It's clear that much has changed in Southeast Asia since the Vietnam War. Over the past 25 years, Vietnam has transformed itself. In 2007, Vietnam became a full-fledged member of the global economic community through its membership in the World Trade Organization. It has become a magnet for foreign investment and is evolving rapidly from an agricultural economy to one focused on higher-value manufacturing and services. But if Vietnam wants to sustain its remarkable growth, it will need to boost labor productivity in the industrial and service sectors in the years ahead.
Here are 10 takeaways from the McKinsey Global Institute report "Sustaining Vietnam's Growth: The Productivity Challenge" that might surprise you.
1. Vietnam has grown more rapidly than any other Asian economy except China.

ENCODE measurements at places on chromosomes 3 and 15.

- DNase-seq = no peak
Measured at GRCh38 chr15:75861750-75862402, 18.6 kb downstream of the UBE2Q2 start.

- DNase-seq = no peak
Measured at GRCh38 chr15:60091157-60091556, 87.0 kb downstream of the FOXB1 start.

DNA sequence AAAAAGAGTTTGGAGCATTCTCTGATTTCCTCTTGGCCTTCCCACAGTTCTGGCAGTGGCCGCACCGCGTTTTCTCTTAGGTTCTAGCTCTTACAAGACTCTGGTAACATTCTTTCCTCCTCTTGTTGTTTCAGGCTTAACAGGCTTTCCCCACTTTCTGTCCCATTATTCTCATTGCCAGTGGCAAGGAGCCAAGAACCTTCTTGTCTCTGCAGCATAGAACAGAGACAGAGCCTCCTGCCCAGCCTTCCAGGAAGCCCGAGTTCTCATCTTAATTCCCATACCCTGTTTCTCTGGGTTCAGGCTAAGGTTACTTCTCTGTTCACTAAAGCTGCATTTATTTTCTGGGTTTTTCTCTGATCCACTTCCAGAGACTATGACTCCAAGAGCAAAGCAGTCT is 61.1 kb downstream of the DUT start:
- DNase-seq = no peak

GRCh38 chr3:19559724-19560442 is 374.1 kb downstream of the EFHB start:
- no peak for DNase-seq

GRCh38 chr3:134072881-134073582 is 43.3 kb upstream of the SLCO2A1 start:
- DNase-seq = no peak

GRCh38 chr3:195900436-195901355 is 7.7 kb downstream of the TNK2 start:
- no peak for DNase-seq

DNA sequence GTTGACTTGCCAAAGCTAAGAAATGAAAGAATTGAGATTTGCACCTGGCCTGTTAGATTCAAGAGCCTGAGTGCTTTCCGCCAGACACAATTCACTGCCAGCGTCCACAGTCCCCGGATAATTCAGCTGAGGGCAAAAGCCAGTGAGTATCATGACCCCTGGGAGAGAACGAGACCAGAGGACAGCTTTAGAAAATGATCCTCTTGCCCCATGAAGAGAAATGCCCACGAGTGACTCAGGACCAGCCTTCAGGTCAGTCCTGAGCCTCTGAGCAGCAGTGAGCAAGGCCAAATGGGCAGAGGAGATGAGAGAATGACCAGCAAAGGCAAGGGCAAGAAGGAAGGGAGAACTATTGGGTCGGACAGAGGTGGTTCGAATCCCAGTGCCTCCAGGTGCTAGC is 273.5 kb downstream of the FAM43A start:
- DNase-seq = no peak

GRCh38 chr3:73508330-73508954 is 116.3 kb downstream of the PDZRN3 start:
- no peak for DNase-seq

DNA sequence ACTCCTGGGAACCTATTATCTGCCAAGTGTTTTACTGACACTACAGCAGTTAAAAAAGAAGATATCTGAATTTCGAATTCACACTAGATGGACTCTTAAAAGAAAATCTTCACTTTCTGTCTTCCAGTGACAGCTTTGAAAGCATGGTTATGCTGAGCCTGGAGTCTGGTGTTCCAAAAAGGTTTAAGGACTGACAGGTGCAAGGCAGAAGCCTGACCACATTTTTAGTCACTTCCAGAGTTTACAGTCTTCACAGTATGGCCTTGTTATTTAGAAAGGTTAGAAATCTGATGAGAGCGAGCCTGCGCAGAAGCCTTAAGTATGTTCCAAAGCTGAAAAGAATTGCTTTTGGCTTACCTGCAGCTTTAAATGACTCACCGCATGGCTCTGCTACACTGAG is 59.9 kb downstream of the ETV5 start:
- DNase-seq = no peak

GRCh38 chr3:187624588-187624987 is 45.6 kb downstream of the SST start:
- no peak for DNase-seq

Vietnam, a country once ravaged by war, has been one of Asia's economic success stories over the past quarter-century. Ever since the Communist Party introduced reforms known as "Doi Moi" ("Renovation") in 1986, the country has reduced barriers to trade and capital flows and opened the economy more widely to private business. During this period, the economy has expanded faster than any other Asian economy except China's, posting annual per capita GDP growth of 5.3 percent. This growth has continued in the face of the 1990s Asian financial crisis and the recent global economic downturn (the economy grew 7 percent per year from 2005 to 2010) -- a more robust record than many other Asian economies can boast.
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